Legislations and Legal Matters

Laws and legal issues relating to stalking in the US, which also includes cyberstalking, are equally connected to harassment, threats, sextortion, and swatting (Wilkinson, 2016). All of these offenses can be committed both online and in real life. Revenge porn is also another important term that is also treated under cyberstalking (Blanch, 2016) in some cases, depending on the circumstances surrounding the act. These behaviors are prohibited by federal criminal laws (Wilkinson, 2016). However, some of these acts are not specifically mentioned in federal laws. With cyberharassment as an example, Blanch (2016) observed that often, cyberharassment is used synonymously with cyberstalking, however, the federal law does not make any general reference to cyberharassment although conduct meeting the criteria for cyber harassment can be prosecuted under other available laws taking the specific facts into account. Cyberharassment is defined by the National Conference of State Legislatures as an act that ‘pertains to threatening or harassing email messages, instant messages, or to blog entries or Web sites dedicated solely to tormenting an individual.

  • The federal stalking statute for stalking is the United States Code, Title 18, Section 2261A. This statute covers both stalking and cyberstalking, which is understandable as both behaviors are the same but through different means. Section 2261A deals with stalking in real-life situations, while Section 2261A(2) deals with cyberstalking. Cyberstalking under the latter section considers stalking using the Internet, mail, and telephones. The latter section has two main provisions subdivided into Subsections A and B. However, both subsections have things in common: Both provisions require that the defendant act with the intent to kill, injure, harass, intimidate, or place under surveillance intent to kill, injure, harass, or intimidate another person.  
  • Both provisions also require the use of mail, any interactive computer service or electronic communication service or electronic communication system of interstate commerce, or any other interstate or foreign commerce facility. Usually, this element is met with the use of the Internet.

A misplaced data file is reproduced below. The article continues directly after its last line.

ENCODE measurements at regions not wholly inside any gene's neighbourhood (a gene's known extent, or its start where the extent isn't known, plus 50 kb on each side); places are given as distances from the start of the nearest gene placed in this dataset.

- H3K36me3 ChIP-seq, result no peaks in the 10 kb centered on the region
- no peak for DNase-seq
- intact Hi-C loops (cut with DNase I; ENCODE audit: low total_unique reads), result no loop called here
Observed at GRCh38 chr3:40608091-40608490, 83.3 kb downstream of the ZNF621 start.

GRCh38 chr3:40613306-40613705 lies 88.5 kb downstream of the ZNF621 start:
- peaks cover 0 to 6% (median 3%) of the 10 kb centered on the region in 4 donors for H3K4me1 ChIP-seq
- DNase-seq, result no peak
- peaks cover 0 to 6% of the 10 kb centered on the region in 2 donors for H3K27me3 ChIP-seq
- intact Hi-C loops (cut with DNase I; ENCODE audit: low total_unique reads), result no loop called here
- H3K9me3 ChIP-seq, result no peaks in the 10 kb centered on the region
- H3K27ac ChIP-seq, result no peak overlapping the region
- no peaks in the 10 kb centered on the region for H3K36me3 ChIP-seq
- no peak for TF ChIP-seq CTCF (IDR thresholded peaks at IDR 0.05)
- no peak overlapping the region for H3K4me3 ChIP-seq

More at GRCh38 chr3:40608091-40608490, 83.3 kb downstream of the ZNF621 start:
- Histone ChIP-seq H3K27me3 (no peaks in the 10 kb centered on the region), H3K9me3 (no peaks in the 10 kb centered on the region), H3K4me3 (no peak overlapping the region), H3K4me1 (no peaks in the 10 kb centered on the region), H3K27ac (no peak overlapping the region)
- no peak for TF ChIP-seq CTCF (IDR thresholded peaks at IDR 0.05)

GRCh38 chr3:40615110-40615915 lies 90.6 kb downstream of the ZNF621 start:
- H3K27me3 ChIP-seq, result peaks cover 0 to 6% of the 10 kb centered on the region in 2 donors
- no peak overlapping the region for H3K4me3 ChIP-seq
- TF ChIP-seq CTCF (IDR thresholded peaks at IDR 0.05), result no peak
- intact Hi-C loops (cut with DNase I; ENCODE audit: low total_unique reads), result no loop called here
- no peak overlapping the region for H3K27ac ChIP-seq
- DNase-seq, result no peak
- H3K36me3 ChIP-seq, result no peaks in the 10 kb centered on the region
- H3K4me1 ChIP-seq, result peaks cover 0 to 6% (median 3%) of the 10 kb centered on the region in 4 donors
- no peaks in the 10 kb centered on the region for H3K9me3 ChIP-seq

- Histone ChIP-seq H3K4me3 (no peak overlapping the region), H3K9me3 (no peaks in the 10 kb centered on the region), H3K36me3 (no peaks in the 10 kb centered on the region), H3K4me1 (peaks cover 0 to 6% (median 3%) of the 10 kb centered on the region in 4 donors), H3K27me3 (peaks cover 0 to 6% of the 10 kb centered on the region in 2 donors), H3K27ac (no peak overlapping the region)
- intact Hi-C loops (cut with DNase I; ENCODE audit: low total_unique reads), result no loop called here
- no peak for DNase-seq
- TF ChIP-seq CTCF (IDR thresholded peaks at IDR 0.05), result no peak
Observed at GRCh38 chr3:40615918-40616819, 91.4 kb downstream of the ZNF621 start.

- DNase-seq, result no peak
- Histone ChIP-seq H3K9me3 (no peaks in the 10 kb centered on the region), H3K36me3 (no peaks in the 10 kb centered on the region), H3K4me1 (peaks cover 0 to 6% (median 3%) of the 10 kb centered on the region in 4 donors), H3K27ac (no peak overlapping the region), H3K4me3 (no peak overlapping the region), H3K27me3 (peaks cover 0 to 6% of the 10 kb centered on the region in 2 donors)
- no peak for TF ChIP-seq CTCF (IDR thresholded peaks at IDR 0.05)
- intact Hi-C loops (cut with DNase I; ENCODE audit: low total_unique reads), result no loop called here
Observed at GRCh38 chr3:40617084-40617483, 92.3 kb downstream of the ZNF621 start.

• Both provisions also require that the defendant engaged in the course of conduct, meaning more than one act.

The Subsection A of Section 2261A(2) of the named federal statute further demands that the conduct puts the act’s victim in reasonable fear of serious bodily injury or death, the victim’s intimate partner or spouse, or the victim’s immediate family member. For Subsection B, the course of the conduct would cause the victim or attempts to cause the victim, or reasonably expected to cause the victim or the victim’s immediate family member, substantial emotional distress. 

Previously, this statute required that the perpetrator and the victim be in separate jurisdictions, but this caused some problems, such as making the statute inapplicable in several stalking cases (Blanch, 2016). However, this barrier was eliminated in 2013 when a significant amendment was made to the cyberstalking statute (Blanch, 2016). With the amendment, it has become easier to prosecute the perpetrators of cyberstalking nationwide. 

The punishments for violating Section 2261A vary from five years to life in prison. Life in prison as a maximum penalty can be imposed when a stalking or cyberstalking incident results in the death of the victim. This was the case with the sentences imposed on the offenders in the United States v. David T. Matusiewicz previously discussed. David Matusiewicz, who fired the shots that killed Belford, her friend, Mulford, and his co-offender, Amy Gonzalez, were sentenced to life in prison. In this case, one of the defendants, Thomas Matusiewicz, the father of David Matusiewicz, took his own life as a gun battle with the Delaware Capitol Police Officers was ongoing.